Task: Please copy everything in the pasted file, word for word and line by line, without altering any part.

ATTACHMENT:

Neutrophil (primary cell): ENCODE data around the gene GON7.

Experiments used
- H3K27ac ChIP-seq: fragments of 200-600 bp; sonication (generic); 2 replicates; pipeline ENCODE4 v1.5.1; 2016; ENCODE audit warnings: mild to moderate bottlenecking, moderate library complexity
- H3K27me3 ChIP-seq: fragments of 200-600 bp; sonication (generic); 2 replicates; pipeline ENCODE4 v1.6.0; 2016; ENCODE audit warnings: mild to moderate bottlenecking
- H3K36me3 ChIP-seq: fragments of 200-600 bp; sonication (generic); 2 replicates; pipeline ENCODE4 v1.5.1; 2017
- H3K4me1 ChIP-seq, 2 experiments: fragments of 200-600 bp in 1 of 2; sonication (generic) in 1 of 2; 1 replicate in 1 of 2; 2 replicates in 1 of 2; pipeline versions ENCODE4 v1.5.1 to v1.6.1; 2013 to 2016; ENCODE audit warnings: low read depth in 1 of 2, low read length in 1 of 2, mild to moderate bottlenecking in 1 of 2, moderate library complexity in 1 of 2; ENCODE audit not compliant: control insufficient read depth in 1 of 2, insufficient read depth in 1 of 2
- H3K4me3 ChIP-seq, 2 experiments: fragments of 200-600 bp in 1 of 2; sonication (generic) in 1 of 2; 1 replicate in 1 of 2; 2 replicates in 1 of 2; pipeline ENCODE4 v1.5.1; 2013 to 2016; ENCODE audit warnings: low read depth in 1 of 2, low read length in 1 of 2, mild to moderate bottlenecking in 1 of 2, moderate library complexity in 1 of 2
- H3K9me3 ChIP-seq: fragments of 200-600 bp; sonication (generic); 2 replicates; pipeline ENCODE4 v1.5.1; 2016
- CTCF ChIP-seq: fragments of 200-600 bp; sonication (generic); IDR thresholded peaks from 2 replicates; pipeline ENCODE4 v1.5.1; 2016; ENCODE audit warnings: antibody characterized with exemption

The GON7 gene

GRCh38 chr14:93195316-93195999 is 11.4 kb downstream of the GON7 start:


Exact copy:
Neutrophil (primary cell): ENCODE data around the gene GON7.

Experiments used
- H3K27ac ChIP-seq: fragments of 200-600 bp; sonication (generic); 2 replicates; pipeline ENCODE4 v1.5.1; 2016; ENCODE audit warnings: mild to moderate bottlenecking, moderate library complexity
- H3K27me3 ChIP-seq: fragments of 200-600 bp; sonication (generic); 2 replicates; pipeline ENCODE4 v1.6.0; 2016; ENCODE audit warnings: mild to moderate bottlenecking
- H3K36me3 ChIP-seq: fragments of 200-600 bp; sonication (generic); 2 replicates; pipeline ENCODE4 v1.5.1; 2017
- H3K4me1 ChIP-seq, 2 experiments: fragments of 200-600 bp in 1 of 2; sonication (generic) in 1 of 2; 1 replicate in 1 of 2; 2 replicates in 1 of 2; pipeline versions ENCODE4 v1.5.1 to v1.6.1; 2013 to 2016; ENCODE audit warnings: low read depth in 1 of 2, low read length in 1 of 2, mild to moderate bottlenecking in 1 of 2, moderate library complexity in 1 of 2; ENCODE audit not compliant: control insufficient read depth in 1 of 2, insufficient read depth in 1 of 2
- H3K4me3 ChIP-seq, 2 experiments: fragments of 200-600 bp in 1 of 2; sonication (generic) in 1 of 2; 1 replicate in 1 of 2; 2 replicates in 1 of 2; pipeline ENCODE4 v1.5.1; 2013 to 2016; ENCODE audit warnings: low read depth in 1 of 2, low read length in 1 of 2, mild to moderate bottlenecking in 1 of 2, moderate library complexity in 1 of 2
- H3K9me3 ChIP-seq: fragments of 200-600 bp; sonication (generic); 2 replicates; pipeline ENCODE4 v1.5.1; 2016
- CTCF ChIP-seq: fragments of 200-600 bp; sonication (generic); IDR thresholded peaks from 2 replicates; pipeline ENCODE4 v1.5.1; 2016; ENCODE audit warnings: antibody characterized with exemption

The GON7 gene

GRCh38 chr14:93195316-93195999 is 11.4 kb downstream of the GON7 start: